A Plethora Of Planetary Nebula.
When it comes to art, there’s nothing more impressive than what the Universe can paint. In this gallery, four planetary nebulae are featured an d aren’t they stunning!
These beautiful subjects of the first systematic survey of dying stars taken by NASA’s Chandra X-Ray Observatory. Their names are NGC 6543, NGC 7662, NGC 7009 and NGC 6826. Despite their ordinary catalog numbers, they are anything but plain. These incredible visions are a composite of the purple-colored X-ray emissions from Chandra and the red, green and blue optical emission contributed by the Hubble Space Telescope.
Just what are these exotic deep space objects? You don’t have to look much further than our Sun to understand. A planetary nebula is what will occur several billion years from now when our star depletes its core hydrogen and expands into a red giant star. At that time, it will grow to tens to hundreds of times larger than its present size. During this phase of its lifetime, it will shed most of its outer layers, leaving a hot core which will eventually contract and form a dense white dwarf star. Now intense stellar winds will begin to radiate outward from the core, slamming into the skinned atmosphere and pushing it away. This creates the delicate ribbons and folds… the shell we see with an optical telescope.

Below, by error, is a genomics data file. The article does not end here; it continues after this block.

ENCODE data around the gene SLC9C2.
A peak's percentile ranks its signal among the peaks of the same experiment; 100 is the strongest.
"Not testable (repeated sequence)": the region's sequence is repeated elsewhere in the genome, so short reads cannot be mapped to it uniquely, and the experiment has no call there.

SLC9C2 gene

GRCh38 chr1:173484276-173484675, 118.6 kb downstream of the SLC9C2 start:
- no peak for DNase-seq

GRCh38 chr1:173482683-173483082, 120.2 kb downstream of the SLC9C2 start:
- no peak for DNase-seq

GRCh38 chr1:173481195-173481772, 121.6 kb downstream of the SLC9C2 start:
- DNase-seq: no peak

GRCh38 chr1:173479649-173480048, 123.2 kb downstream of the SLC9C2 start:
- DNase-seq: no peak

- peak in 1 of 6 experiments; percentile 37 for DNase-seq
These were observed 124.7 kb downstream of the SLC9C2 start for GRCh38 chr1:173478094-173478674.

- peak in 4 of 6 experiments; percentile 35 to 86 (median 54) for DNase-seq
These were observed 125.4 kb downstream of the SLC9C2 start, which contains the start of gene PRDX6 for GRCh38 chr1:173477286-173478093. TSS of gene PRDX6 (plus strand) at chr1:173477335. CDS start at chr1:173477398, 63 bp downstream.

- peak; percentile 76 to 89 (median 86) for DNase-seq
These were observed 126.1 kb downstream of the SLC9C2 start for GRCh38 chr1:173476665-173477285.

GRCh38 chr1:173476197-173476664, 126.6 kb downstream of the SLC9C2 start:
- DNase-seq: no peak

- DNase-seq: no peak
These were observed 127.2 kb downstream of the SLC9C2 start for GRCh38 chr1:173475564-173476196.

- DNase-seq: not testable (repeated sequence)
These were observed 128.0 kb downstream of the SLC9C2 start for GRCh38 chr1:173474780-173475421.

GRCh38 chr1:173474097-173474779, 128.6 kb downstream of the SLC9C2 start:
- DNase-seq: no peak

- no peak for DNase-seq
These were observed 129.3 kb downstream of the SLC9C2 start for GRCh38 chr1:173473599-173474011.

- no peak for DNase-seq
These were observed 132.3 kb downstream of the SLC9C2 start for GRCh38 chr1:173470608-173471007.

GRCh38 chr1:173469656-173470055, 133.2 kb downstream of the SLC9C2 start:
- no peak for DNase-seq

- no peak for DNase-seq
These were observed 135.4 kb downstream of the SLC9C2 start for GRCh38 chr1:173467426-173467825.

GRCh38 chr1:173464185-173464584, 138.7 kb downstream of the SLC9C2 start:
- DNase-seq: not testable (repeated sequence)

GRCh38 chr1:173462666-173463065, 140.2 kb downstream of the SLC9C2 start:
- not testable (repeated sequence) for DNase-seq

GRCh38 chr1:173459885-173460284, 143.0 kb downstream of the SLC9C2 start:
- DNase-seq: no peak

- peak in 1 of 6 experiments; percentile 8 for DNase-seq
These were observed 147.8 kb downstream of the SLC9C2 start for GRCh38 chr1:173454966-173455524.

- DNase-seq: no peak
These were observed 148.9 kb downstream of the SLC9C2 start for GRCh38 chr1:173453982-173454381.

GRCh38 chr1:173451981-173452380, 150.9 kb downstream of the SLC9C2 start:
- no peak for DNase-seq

However, Chandra doesn’t “see” in the optical. It captures diffuse X-ray emissions which comprises about a third of the planetary nebula captured in the survey. All the members seen here are caused by shock waves, the fantasy structure carved from the ejected material when impacted by the speeding stellar winds.
The new survey reveals that optical images of the majority of planetary nebula which also contain diffuse X-ray emissions have compact shells with highly defined rims enveloped by fainter halos. All compact shell structures observed are less than 5000 years old… an age which seems to suggest a timescale for intense shock waves to occur.
In addition, around half of the planetary nebula in the survey shown something else – an X-ray point source located in the center. All but one of these show high energy X-rays which might be the handiwork of a companion star. These findings could mean that a majority of central stars which eject planetary nebula have a companion.
News? Not quite. However, further studies will help astronomers understand the importance of double stars and how they may shape the structure and evolution of these beautiful cosmic characters.
Original Story Source: Chandra X-Ray Observatory News Release. Submitted by Tammy Plotner for “Dave Reneke’s World of Space and Astronomy News”.